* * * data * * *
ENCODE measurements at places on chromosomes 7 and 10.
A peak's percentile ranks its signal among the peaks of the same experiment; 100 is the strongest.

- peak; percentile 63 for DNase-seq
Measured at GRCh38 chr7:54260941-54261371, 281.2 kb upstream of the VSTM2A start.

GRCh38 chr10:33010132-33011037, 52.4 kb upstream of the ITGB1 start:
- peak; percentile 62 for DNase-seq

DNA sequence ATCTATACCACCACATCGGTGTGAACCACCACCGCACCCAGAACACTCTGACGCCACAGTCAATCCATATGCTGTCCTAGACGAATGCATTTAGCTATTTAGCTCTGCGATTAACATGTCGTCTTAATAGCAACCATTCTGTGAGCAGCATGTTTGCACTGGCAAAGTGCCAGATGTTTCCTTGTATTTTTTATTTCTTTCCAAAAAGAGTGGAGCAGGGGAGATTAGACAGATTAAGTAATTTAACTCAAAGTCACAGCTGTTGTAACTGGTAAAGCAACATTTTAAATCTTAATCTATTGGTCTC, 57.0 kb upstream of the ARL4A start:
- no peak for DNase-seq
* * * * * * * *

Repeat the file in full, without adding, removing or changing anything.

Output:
ENCODE measurements at places on chromosomes 7 and 10.
A peak's percentile ranks its signal among the peaks of the same experiment; 100 is the strongest.

- peak; percentile 63 for DNase-seq
Measured at GRCh38 chr7:54260941-54261371, 281.2 kb upstream of the VSTM2A start.

GRCh38 chr10:33010132-33011037, 52.4 kb upstream of the ITGB1 start:
- peak; percentile 62 for DNase-seq

DNA sequence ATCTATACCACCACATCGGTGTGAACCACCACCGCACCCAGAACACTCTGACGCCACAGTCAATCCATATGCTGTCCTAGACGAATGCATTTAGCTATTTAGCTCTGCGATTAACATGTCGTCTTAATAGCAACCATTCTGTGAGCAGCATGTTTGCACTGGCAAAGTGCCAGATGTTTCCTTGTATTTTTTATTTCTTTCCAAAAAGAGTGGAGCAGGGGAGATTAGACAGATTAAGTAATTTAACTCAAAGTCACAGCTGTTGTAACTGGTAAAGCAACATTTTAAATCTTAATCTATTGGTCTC, 57.0 kb upstream of the ARL4A start:
- no peak for DNase-seq